Carl Austin Hyatt discovered the salt piles on the waterfront of Portsmouth, New Hampshire, out of necessity. A photographer, he became interested in the western skies during the afternoon, when clouds often formed dramatically.
But it’s hard to take large-format pictures of the western skies while standing on the edge of the East Coast without a lot of foreground in the image. Hyatt, who lives in Portsmouth, began wandering the waterfront for a better vantage point. He wandered into the salt piles in 1989 and has been coming back since, though he did take a long break.
Hyatt shows black-and-white photos of the salt piles and the rocks and landscape of the Maine and New Hampshire coast in “Salt/Sea/Stone,” one of several season-opening exhibitions at the Ogunquit Museum of American Art.
Hyatt was interested in the clouds to the west, but the colossal pyramids of salt along Market Street became a continuing subject soon after he discovered them nearly 30 years ago after moving to Portsmouth. The salt arrives from South America by ship and is off-loaded in Portsmouth, where it is stored and eventually distributed by truck to municipalities and private businesses across the region. It ends up on our roads in the winter.
Hyatt finds the salt piles visually stimulating and endlessly interesting. He calls the subject a still-life landscape. “It hasn’t changed in 30 years, but the landscape is changing all the time. Sometimes it’s white, and sometimes it’s greyish brown. There’s an abstractness to it and a certain geometry. There is all of this repetitiveness within a very confined area.”
In the early days, he treated his salt pile photos as an exercise to stay sharp and honed. “I could always go to the salt piles to see if there was anything interesting going on,” Hyatt said.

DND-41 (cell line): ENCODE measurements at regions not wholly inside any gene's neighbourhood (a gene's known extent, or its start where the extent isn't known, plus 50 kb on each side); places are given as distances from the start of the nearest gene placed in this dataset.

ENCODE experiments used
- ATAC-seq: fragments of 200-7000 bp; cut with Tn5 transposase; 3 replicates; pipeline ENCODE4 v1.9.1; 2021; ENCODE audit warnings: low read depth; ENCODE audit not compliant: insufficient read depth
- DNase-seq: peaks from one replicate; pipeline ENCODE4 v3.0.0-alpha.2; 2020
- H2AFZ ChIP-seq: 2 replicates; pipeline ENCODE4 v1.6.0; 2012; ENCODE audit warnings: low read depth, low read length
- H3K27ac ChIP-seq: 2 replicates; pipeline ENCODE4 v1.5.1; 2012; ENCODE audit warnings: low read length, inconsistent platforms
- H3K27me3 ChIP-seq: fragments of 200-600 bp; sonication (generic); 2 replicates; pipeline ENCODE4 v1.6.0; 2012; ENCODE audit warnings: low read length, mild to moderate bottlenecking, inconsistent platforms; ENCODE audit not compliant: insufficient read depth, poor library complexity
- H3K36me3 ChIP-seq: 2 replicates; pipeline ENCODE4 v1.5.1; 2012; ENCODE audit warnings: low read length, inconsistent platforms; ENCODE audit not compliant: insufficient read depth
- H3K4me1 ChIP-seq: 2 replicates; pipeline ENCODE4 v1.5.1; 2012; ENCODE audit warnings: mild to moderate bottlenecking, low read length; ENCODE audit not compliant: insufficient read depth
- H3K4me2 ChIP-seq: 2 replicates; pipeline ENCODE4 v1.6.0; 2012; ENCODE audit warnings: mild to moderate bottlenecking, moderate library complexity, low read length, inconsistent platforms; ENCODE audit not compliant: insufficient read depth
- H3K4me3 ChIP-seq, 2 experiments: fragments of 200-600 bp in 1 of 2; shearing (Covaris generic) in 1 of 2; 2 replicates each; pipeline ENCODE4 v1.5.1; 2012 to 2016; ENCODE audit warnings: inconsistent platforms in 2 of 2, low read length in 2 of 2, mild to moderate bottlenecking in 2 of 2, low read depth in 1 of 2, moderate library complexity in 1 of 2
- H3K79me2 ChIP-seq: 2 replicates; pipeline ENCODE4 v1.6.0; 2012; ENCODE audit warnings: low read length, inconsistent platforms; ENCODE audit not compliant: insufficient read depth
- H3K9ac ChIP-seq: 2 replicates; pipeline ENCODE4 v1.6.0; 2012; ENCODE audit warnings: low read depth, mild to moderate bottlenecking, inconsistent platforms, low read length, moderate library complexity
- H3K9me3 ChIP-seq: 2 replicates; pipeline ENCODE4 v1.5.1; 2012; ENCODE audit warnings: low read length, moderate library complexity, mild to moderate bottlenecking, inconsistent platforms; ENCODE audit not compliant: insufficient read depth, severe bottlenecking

He took salt pile photos intently for about eight years and sold a lot of work. Then he stopped and moved on to other subjects and interests. After a decade or so away, he came back to the salt piles, again with the intent of using them as a photographic exercise. “I thought it would be interesting to see how my eye has developed and to see if I see things differently, which one would hope if you are a developing artist,” he said.
Once he started going back, he could not stop. He found the subject even richer than the first time. The piles have become what he calls “a long meditation on these variables that are both industrial and completely natural also.” His body of work is massive, like the piles themselves.
At Ogunquit, he’s showing photos from his first foray into the salt piles as well as his most recent as part of his Portsmouth Harbor Salt Pile Series. For the past two years, he’s been making 50-by-60 inch digital prints that are viscerally stunning and monumental, befitting the grand scale of the subject. The exhibition also includes images of the coast and sea from Lubec to Rye. The coast, he says, “is what keeps me alive.”
He grew up on Long Island and settled in Portsmouth not to be near the water, but to be on it. The coast is his studio.
“I keep tabs on the ocean,” he said. “You’ve got to be there. You can’t wish you were there an hour ago. The lighting for me is the most interesting early in the day as the sun comes up through the clouds over the ocean.”
WHERE: Ogunquit Museum of American Art, 543 Shore Road, Ogunquit
WHEN: On view through June 28; 10 a.m. to 5 p.m. daily
ADMISSION: $10 adults, $9 students and seniors, free 12 and younger
INFORMATION: 646-4909, ogunquitmuseum.org